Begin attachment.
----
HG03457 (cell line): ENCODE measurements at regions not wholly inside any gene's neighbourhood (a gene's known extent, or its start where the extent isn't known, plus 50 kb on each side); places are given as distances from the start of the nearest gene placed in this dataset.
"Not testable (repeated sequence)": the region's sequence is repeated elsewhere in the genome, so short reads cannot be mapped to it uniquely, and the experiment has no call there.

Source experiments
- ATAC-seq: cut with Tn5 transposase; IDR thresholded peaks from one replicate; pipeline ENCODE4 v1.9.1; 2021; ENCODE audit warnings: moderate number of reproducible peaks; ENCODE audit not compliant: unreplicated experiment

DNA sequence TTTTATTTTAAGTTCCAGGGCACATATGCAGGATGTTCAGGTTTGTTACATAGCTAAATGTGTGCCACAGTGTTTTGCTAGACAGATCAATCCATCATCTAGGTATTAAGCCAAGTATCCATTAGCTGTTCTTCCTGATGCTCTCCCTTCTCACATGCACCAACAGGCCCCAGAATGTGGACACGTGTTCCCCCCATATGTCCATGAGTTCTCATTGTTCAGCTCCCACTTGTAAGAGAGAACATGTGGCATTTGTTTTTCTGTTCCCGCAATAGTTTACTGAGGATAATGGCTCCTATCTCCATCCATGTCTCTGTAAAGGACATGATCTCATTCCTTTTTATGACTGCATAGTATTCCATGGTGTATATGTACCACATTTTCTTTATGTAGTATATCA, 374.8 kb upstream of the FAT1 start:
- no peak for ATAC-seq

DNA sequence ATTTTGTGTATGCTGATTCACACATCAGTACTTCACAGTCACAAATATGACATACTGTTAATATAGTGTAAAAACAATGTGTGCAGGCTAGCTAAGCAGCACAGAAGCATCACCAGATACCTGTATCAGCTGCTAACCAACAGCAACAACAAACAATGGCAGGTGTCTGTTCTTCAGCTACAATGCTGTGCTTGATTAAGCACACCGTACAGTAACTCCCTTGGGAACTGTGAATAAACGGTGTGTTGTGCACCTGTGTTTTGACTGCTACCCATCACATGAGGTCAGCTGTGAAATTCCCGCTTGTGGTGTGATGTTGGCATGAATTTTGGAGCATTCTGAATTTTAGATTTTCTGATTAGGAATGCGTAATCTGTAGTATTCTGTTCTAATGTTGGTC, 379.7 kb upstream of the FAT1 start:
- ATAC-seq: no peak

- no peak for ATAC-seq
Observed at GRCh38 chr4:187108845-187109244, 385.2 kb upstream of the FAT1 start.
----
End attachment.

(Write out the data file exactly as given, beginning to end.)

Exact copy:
HG03457 (cell line): ENCODE measurements at regions not wholly inside any gene's neighbourhood (a gene's known extent, or its start where the extent isn't known, plus 50 kb on each side); places are given as distances from the start of the nearest gene placed in this dataset.
"Not testable (repeated sequence)": the region's sequence is repeated elsewhere in the genome, so short reads cannot be mapped to it uniquely, and the experiment has no call there.

Source experiments
- ATAC-seq: cut with Tn5 transposase; IDR thresholded peaks from one replicate; pipeline ENCODE4 v1.9.1; 2021; ENCODE audit warnings: moderate number of reproducible peaks; ENCODE audit not compliant: unreplicated experiment

DNA sequence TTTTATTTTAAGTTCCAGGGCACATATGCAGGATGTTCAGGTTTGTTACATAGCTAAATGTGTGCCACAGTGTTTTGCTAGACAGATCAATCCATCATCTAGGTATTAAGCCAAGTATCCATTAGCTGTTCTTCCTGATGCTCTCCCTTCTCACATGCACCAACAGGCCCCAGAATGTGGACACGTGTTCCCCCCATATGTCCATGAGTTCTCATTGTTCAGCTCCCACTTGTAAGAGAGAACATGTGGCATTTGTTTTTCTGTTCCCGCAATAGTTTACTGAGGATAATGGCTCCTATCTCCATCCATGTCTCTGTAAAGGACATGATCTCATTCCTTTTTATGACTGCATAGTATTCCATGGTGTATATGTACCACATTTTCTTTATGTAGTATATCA, 374.8 kb upstream of the FAT1 start:
- no peak for ATAC-seq

DNA sequence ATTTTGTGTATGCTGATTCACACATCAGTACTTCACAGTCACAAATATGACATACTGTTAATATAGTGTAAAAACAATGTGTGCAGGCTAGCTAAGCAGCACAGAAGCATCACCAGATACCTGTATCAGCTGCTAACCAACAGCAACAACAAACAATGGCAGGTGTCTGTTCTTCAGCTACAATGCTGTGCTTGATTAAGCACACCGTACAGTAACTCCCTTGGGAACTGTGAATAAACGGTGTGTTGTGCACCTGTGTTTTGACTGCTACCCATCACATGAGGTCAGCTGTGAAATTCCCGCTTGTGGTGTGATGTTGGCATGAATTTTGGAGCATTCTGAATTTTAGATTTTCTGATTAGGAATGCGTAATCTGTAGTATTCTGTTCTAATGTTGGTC, 379.7 kb upstream of the FAT1 start:
- ATAC-seq: no peak

- no peak for ATAC-seq
Observed at GRCh38 chr4:187108845-187109244, 385.2 kb upstream of the FAT1 start.